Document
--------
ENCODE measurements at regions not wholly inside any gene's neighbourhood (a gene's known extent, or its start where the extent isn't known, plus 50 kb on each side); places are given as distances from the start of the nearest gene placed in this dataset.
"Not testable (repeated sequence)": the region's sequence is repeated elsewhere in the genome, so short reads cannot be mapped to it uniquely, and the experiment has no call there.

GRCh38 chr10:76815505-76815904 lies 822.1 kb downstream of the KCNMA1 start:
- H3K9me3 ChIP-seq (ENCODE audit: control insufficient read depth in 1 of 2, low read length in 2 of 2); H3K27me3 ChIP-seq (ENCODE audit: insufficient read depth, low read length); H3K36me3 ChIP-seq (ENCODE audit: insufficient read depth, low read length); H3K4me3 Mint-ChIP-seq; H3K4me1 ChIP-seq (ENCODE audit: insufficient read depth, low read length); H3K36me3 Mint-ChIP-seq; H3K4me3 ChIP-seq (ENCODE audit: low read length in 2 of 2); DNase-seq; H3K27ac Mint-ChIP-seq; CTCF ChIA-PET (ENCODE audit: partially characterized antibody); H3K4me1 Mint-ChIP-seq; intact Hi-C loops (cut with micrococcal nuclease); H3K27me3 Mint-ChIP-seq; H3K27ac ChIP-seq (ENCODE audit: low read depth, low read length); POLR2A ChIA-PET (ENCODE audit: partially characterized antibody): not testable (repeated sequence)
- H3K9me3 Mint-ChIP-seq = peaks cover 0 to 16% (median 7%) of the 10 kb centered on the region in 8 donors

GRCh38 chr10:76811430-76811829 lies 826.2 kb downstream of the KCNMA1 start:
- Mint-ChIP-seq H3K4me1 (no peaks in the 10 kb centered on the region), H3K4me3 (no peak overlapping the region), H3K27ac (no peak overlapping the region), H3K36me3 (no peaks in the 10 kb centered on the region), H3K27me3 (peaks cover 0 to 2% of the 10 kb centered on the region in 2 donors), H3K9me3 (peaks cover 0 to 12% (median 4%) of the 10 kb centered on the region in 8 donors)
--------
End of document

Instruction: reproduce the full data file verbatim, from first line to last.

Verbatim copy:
ENCODE measurements at regions not wholly inside any gene's neighbourhood (a gene's known extent, or its start where the extent isn't known, plus 50 kb on each side); places are given as distances from the start of the nearest gene placed in this dataset.
"Not testable (repeated sequence)": the region's sequence is repeated elsewhere in the genome, so short reads cannot be mapped to it uniquely, and the experiment has no call there.

GRCh38 chr10:76815505-76815904 lies 822.1 kb downstream of the KCNMA1 start:
- H3K9me3 ChIP-seq (ENCODE audit: control insufficient read depth in 1 of 2, low read length in 2 of 2); H3K27me3 ChIP-seq (ENCODE audit: insufficient read depth, low read length); H3K36me3 ChIP-seq (ENCODE audit: insufficient read depth, low read length); H3K4me3 Mint-ChIP-seq; H3K4me1 ChIP-seq (ENCODE audit: insufficient read depth, low read length); H3K36me3 Mint-ChIP-seq; H3K4me3 ChIP-seq (ENCODE audit: low read length in 2 of 2); DNase-seq; H3K27ac Mint-ChIP-seq; CTCF ChIA-PET (ENCODE audit: partially characterized antibody); H3K4me1 Mint-ChIP-seq; intact Hi-C loops (cut with micrococcal nuclease); H3K27me3 Mint-ChIP-seq; H3K27ac ChIP-seq (ENCODE audit: low read depth, low read length); POLR2A ChIA-PET (ENCODE audit: partially characterized antibody): not testable (repeated sequence)
- H3K9me3 Mint-ChIP-seq = peaks cover 0 to 16% (median 7%) of the 10 kb centered on the region in 8 donors

GRCh38 chr10:76811430-76811829 lies 826.2 kb downstream of the KCNMA1 start:
- Mint-ChIP-seq H3K4me1 (no peaks in the 10 kb centered on the region), H3K4me3 (no peak overlapping the region), H3K27ac (no peak overlapping the region), H3K36me3 (no peaks in the 10 kb centered on the region), H3K27me3 (peaks cover 0 to 2% of the 10 kb centered on the region in 2 donors), H3K9me3 (peaks cover 0 to 12% (median 4%) of the 10 kb centered on the region in 8 donors)